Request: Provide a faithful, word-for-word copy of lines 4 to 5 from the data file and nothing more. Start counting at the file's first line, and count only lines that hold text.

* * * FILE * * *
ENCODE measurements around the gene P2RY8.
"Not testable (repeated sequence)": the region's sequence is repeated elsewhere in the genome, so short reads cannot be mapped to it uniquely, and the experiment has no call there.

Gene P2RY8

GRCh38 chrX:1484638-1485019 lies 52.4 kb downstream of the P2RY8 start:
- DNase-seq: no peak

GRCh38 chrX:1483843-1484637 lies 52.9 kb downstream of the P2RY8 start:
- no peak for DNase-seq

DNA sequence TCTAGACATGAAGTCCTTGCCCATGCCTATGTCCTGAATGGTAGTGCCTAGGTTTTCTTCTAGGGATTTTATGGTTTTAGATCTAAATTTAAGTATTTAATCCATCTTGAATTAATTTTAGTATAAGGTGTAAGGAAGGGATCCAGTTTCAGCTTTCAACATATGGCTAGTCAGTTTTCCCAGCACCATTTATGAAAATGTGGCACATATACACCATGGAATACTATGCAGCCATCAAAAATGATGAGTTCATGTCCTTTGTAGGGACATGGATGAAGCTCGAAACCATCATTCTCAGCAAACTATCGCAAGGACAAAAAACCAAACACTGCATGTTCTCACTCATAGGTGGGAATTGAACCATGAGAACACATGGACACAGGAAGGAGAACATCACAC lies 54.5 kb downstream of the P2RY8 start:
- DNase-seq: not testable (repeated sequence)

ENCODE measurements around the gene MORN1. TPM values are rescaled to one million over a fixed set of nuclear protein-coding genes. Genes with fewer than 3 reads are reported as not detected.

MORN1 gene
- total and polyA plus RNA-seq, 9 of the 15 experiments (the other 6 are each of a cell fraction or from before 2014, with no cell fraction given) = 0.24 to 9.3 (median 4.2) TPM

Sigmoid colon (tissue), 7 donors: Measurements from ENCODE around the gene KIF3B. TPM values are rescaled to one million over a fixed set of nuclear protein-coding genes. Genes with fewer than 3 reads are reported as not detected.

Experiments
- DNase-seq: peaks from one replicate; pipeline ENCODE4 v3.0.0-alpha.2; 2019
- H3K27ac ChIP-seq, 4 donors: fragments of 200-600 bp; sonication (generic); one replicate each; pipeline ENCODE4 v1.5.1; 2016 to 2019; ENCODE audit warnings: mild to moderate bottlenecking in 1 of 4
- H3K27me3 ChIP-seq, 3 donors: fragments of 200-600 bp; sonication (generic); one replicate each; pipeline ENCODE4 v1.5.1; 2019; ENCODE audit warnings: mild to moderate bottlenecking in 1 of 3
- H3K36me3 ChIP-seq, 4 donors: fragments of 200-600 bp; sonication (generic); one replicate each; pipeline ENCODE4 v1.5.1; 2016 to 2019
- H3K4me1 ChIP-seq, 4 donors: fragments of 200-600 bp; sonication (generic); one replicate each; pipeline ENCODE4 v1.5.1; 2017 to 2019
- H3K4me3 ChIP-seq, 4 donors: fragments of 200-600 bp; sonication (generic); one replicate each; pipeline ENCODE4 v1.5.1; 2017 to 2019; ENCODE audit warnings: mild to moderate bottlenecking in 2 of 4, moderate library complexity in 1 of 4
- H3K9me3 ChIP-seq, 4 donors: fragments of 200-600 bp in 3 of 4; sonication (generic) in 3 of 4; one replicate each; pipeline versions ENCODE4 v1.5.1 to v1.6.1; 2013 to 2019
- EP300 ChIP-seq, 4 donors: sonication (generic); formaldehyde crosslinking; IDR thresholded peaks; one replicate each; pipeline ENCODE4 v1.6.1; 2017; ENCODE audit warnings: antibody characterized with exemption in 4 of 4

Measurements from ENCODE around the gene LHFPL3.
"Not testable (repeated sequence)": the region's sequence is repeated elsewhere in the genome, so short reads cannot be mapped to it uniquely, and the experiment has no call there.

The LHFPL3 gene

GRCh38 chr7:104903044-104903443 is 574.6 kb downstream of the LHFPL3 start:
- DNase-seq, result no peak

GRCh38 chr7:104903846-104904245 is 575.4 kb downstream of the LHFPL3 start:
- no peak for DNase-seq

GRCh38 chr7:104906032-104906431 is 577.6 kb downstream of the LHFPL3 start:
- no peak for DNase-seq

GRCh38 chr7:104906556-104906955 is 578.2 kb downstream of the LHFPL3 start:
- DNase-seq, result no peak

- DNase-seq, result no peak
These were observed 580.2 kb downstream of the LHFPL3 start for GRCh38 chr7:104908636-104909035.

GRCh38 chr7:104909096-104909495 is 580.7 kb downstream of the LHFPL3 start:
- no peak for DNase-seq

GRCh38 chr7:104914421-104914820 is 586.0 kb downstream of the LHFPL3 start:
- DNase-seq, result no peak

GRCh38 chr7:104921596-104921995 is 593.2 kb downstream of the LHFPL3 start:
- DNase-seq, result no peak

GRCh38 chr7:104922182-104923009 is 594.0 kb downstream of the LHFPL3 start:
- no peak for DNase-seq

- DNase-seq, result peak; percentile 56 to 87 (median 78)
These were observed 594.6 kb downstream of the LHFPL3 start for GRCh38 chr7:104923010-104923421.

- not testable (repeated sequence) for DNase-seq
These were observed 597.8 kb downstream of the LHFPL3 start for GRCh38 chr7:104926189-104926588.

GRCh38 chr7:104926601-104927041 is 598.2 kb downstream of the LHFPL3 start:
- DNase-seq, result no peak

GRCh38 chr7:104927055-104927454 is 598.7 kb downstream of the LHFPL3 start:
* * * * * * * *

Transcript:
GRCh38 chrX:1484638-1485019 lies 52.4 kb downstream of the P2RY8 start:
- DNase-seq: no peak